Does the current pandemic period raise an era of fatchecking that we all need to incorporate into our habits?
From 18 to 19 December in the city of Douala Cameroon, I attended a workshop on online fact checking. Actually my journey with factchecking does not start there since in 2019 around the same time I had already attended a training on the subject with the same organisation #DefyHateNow.
What is #DefyHateNow?
Funded from 2015 to 2018 by the ifa – Institut für Auslandsbeziehungen (zivik) with means of the German Federal Foreign Office (Auswärtiges Amt).The #defyhatenow initiative works on providing community-based and data-driven solutions to the problem of hate speech, disinformation and misinformation. Our work focuses on creating a framework for increasing trust between stakeholders through mobilizing civic action against all forms of hate speech and incitement to violence, including through disinformation created via the Covid-19 pandemic. #defyhatenow seeks to support the voices and actions of citizens working against online induced conflict within and outside affected regions by bringing youth, community leaders, grassroots organizations and further civil society stakeholders into a peace-oriented media and information literacy framework. Bridging gaps of knowledge and awareness of social media mechanisms between those with access to technology and those without, #defyhatenow is a growing network of online and offline peacebuilders. Cf www.defyhatenow.org
The organisation is based in 4 countries, Sudan, South Sudan, Ethiopia and our beloved country Cameroon.
Why in Cameroon?
You will have noticed that it is the only country in Central Africa that is French-speaking (although it is also English-speaking, at least on paper 😉 ).
In any case, #defyhatenow Cameroon exists to strengthen the voices and support the actions of civil society organisations mainly focused on youth, community and media to counter hate speech, conflict rhetoric and online directed incitement to violence in response to Cameroon’s ‘English-speaking crisis’. The project offers capacity building and media literacy training to enable community organisations and citizens, including people displaced by conflict, to become positive influencers with counter-actions, fact-checking and early response monitoring skills, peace building, as well as education and cultural activities in a rapidly changing social media landscape, rather than leaving this space open to agents of conflict. (Cf www.defyhatenow.org )
Why should we defy hate and now?
The possibilities offered by the Internet largely overshadow the resulting difficulties. Bearing this in mind, we must nevertheless address some of these issues, including the problem of hate speech online. But what exactly is hate speech on the Internet and how can it be effectively combated?
Although the Internet is nowadays not exempt from the law, the conception and application of legal measures against what is perceived as hate speech, especially on social networks, is nevertheless even more complex in our country, where these laws are not at all popularised because of their newness. This is why NGOs such as #Defyhatenow exist and propose social solutions that could be seen as complementary to any legal restrictions implemented by a state.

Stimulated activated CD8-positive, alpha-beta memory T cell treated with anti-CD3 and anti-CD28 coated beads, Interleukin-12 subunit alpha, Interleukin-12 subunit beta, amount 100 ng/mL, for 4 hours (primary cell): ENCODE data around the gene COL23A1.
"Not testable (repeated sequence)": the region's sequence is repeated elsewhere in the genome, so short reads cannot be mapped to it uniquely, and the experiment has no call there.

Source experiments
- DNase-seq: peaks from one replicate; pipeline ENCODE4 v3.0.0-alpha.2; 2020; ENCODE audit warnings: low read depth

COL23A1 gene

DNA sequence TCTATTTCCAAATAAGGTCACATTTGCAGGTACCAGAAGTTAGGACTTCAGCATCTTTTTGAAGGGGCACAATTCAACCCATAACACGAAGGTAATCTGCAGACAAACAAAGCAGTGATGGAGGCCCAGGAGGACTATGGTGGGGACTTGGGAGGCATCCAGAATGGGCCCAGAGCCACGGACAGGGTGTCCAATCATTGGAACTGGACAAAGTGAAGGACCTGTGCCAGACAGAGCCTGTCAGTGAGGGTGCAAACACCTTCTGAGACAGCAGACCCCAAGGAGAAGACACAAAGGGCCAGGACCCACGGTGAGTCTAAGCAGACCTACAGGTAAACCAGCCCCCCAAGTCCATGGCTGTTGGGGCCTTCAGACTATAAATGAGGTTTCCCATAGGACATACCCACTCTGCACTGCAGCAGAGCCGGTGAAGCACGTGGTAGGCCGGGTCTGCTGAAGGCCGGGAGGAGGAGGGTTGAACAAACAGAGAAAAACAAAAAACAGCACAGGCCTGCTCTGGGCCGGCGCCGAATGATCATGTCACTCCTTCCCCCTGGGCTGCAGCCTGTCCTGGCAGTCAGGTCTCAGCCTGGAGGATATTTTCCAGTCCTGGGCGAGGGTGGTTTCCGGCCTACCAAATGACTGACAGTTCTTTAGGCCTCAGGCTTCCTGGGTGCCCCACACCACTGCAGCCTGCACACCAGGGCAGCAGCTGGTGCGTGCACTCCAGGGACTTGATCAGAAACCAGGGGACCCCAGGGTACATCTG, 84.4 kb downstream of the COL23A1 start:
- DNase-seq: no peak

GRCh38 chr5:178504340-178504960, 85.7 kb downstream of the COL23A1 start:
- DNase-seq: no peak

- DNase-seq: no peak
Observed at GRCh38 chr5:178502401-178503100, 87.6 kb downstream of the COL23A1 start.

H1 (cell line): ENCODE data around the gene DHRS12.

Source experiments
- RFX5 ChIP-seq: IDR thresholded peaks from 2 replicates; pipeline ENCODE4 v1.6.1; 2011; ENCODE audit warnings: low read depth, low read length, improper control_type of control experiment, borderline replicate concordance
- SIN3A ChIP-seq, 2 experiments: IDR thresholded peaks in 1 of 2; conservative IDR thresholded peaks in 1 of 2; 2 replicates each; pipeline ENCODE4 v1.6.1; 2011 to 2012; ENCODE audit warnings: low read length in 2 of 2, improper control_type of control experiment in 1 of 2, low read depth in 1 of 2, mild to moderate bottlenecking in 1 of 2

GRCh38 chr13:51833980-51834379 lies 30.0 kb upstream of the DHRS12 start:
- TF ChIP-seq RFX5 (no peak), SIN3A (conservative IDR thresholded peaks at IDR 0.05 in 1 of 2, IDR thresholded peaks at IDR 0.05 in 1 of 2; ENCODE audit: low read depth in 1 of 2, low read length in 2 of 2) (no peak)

According to a UNESCO study, there are different methods adopted to combat hate speech on the Internet. The first is monitoring and analysis of hate speech by civil society. The second is the promotion by Internet users of counter-speech on a “peer-to-peer” basis. The third is a series of measures taken by NGOs in order to inform the authorities about certain cases, and the fourth is to promote actions by Internet providers hosting content, including hate speech. Finally, the fifth is structural: it is about enabling users to exercise their right to freedom of expression on the Internet by providing them with the necessary knowledge, including ethical knowledge and skills, through education and training. This is what UNESCO calls media literacy and information literacy.
The context of the corona virus pandemic has, in my opinion, made the need to fact-check information and combat hate speech, and more specifically stigmatisation, even more useful. The COVID-19 pandemic has become an unprecedented challenge for individuals and countries around the world, affecting not only the health of millions of people, but also changing the way we work, learn and socialise. It has also triggered a global infodemic of bad advice, unfounded medical information and sensational headlines as people try to make sense of ever-changing information, sometimes conflicting opinions from previously unknown experts and institutions, and a radically altered everyday landscape. The current crisis has also created new avenues for information campaigns by state actors that have already challenged the integrity of the global information system.
What should we learn from this journey?
More and more Internet users are using social networks as their main tools for keeping up to date, especially with current events. However, these platforms are particularly conducive to the propagation of false information and the ease of sharing makes their proliferation difficult to control.
While the spread of misinformation is sometimes the result of mistakes or misunderstandings, it is also often done intentionally, with the aim of harming individuals, creating a buzz or promoting a particular political agenda.
This is why Factchecking should not be a matter that concerns “a certain type of people” but should concern everyone. We must systematically integrate it into our habits before sharing information that we are not the direct source of.
Knowing the serious consequences of hate speech and the spread of false information, I invite you all to start the Factchecking journey too.